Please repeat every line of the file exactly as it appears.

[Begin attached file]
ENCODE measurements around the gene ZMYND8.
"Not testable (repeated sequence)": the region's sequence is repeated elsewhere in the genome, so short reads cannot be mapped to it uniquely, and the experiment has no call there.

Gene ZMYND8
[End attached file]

ENCODE measurements around the gene ZMYND8.
"Not testable (repeated sequence)": the region's sequence is repeated elsewhere in the genome, so short reads cannot be mapped to it uniquely, and the experiment has no call there.

Gene ZMYND8